Wattle and daub

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Jonathan
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Wattle and daub

Post by Jonathan »

I am nearly positive I didn't come up with this analogy myself, but quick googling reveals no link. Anyway, a great deal of the software I use professionally on a daily basis has been grown organically. Frequently, it started from one person's itch, was released into the wild via source control system, and has been sort of hardened over time by the contributions of many individuals into something more or less production-worthy. Sometimes it was sensibly designed at first by the original author, but many other times it was just a hack thrown together because it was cheap, and propagated because it was useful.

I suspect much software is written this way. I am a believer in worse-is-better design. I am pretty happy with this state.

All too frequently, the software proves unequal to the task at hand, however. In this situation one of two things happens. Sometimes, someone gets a bee in his bonnet and architects the "right" solution from scratch. All the previous work is thrown out. The first 90% of the effort is getting the new design implemented. The second 90% of the effort is patching all the little niggling fixes that make software usable, the fixes that the collective intelligence of the user community provided for the previous wattle-and-daub implementation.

Other times, nobody cares enough to fix the irritation. Workarounds and horrible kludges are developed to keep things limping along. Everyone can see the system is basically busted.

Almost never does someone refactor existing code to use a new algorithm or what-have-you. It is always either add another layer of whitewash onto the sagging wall or burn the wall down and start over.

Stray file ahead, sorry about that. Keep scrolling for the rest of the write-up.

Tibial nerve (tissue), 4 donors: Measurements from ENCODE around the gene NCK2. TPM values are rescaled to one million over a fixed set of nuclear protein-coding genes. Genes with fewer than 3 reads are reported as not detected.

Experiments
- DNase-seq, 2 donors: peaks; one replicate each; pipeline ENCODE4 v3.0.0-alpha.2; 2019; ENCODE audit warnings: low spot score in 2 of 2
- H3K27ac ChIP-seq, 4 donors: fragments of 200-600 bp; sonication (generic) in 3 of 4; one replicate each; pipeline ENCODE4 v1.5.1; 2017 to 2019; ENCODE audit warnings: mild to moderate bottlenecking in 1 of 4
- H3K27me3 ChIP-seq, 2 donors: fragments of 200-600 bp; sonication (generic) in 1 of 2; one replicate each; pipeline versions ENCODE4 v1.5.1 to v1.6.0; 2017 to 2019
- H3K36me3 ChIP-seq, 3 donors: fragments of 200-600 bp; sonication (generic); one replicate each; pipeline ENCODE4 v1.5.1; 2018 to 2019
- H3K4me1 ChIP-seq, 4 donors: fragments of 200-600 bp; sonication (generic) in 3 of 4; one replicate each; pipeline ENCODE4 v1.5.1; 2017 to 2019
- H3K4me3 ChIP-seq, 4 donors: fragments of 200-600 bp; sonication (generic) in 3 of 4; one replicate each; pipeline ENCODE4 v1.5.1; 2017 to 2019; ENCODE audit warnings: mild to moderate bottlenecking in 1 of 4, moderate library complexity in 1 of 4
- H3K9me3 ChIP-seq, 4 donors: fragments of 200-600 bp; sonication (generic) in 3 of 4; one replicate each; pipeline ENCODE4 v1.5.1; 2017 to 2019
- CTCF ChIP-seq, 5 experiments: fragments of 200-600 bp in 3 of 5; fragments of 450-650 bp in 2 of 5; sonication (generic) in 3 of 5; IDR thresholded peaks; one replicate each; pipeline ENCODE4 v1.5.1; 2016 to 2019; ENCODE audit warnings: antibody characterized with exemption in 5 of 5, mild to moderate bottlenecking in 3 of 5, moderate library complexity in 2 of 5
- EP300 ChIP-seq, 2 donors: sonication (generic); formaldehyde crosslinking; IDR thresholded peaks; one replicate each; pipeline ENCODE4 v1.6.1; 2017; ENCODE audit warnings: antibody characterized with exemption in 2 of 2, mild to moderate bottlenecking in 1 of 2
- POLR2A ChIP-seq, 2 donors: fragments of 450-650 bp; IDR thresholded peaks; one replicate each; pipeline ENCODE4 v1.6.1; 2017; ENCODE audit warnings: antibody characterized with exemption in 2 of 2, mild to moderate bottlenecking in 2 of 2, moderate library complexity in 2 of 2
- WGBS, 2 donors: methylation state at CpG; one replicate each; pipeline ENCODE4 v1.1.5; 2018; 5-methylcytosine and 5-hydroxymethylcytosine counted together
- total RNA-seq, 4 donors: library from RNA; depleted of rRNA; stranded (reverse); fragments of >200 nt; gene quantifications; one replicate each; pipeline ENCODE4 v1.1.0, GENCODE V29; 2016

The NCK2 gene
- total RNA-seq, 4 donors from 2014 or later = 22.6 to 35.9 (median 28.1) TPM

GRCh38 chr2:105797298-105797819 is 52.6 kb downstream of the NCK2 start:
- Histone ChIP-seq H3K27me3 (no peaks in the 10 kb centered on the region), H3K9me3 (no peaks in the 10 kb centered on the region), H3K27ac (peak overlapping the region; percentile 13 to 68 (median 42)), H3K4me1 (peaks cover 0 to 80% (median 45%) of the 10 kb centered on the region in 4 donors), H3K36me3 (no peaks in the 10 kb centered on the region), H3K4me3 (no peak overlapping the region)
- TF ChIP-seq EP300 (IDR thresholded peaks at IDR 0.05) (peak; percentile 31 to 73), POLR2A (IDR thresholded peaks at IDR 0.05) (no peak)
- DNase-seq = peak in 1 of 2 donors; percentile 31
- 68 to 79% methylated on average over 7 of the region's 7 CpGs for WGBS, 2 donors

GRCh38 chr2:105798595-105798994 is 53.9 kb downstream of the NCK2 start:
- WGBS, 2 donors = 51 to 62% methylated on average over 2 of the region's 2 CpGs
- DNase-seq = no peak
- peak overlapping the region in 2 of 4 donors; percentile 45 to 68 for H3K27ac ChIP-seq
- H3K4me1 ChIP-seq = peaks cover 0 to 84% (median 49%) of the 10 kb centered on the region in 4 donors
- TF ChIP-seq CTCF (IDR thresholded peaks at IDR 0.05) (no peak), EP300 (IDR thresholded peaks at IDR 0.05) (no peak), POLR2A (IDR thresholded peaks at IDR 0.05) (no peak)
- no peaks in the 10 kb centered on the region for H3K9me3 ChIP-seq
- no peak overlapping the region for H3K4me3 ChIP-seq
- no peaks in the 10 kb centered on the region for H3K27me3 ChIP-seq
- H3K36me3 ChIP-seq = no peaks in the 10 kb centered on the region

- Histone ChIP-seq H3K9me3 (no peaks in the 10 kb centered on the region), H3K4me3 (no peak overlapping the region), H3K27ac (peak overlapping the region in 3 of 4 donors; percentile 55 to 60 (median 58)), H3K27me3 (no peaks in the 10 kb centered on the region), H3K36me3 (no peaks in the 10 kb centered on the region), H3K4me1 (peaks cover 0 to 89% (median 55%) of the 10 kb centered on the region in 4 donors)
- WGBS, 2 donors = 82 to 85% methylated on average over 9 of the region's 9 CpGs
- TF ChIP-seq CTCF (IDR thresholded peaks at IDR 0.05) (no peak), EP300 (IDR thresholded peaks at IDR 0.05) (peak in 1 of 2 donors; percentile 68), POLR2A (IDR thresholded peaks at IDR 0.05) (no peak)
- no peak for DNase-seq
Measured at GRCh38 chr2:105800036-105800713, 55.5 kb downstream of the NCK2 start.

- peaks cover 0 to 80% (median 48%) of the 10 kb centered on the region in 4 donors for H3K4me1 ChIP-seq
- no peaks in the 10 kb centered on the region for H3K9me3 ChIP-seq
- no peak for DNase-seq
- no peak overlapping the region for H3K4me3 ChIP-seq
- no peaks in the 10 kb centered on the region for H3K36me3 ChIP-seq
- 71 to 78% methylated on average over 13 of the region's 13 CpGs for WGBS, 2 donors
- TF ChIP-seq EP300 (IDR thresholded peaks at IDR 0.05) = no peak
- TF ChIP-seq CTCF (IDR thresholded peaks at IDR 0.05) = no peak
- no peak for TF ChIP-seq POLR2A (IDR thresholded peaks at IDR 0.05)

This state of affairs with broken legacy software bugs me. I think refactoring existing codebases is a good thing. I myself have never done so, almost always opting for the kludge route. I suspect this is fairly widespread. Is it?

Do you think refactoring should be occurring with the same regularity as redesigns? Greater frequency? Do you have a personal guideline or belief on when to give up and start over versus when to limp along with existing code?

VLSmooth
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Re: Wattle and daub

Post by VLSmooth »

Refactor. Do it.

Jonathan
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Re: Wattle and daub

Post by Jonathan »

Just to play devil's advocate here: so once I start down the path of refactoring, when do I stop? Nearly everything has some rough edges.

VLSmooth
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Re: Wattle and daub

Post by VLSmooth »

It's situational; factor in feasibility and the expected return of effort to you.

Imho, the time and effort saved by reigning in complexity, minimizing redundancy, and preventing human error alone makes most refactoring tasks I've encountered worth it. Also, the longer one waits to refactor, the more difficult it is to do (due to a variety of reasons, not the least of which is forgetfulness), which ultimately discourages refactoring later. Negative self-fulfilling prophecies suck.

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Re: Wattle and daub

Post by VLSmooth »

Refactoring is also a form of temporal peer review, which can reveal flaws and provide useful insight.

Jason
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Re: Wattle and daub

Post by Jason »

I usually only refactor the sections that need to be more efficient or the sections that I need to build more stuff on top of. I try to leave everything else alone, since it doesn't make business sense to go back unless it's broken.

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Re: Wattle and daub

Post by VLSmooth »

Jason wrote:refactor... the sections that I need to build more stuff on top of.
This has been especially applicable to me.

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